Development and implementation of quadratically distorted (QD) grating and grisms system for 4D multi-colour microscopy imaging (MCMI)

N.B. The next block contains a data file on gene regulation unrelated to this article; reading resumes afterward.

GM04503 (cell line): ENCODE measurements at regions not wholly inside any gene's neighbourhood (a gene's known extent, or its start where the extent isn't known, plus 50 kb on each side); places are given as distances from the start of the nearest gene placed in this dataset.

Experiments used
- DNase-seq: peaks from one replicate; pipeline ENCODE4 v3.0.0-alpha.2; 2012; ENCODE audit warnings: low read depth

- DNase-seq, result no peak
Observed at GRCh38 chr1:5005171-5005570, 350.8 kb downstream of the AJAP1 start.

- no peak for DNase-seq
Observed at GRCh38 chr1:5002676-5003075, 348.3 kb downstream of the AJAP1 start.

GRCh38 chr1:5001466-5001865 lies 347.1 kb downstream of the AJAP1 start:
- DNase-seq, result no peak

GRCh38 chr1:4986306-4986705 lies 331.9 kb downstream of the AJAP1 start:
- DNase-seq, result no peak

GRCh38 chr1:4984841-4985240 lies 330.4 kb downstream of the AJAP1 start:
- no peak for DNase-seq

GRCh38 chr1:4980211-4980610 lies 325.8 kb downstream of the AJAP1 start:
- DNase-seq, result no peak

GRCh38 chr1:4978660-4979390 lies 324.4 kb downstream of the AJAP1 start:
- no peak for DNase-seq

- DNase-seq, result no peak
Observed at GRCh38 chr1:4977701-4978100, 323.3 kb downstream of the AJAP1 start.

The recent emergence of super-resolution microscopy imaging techniques has surpassed the diffraction limit to improve image resolution. Contrary to the breakthroughs of spatial resolution, high temporal resolution remains a challenge. This dissertation demonstrates a simple, on axis, 4D (3D + time) multi-colour microscopy imaging (MCMI) technology that delivers simultaneous 3D broadband imaging over cellular volumes, which is especially applicable to the real-time imaging of fast moving biospecimens. Quadratically distorted (QD) grating, in the form of an off axis-Fresnel zone plate, images multiple object planes simultaneously on a single image plane. A delicate mathematical model of 2D QD grating has been established and implemented in the design and optimization of QD grating. Grism, a blazed grating and prism combination, achieves chromatic control in the 4D multi-plane imaging. A pair of grisms, whose separation can be varied, provide a collimated beam with a tuneable chromatic shear from a collimated polychromatic input. The optical system based on QD grating and grisms has been simply appended to the camera port of a commercial microscope, and a few bioimaging tests have been performed, i.e. the 4D chromatically corrected imaging of fluorescence microspheres, MCF-7 and HeLa cells. Further investigation of bioimaging problems is still in progress.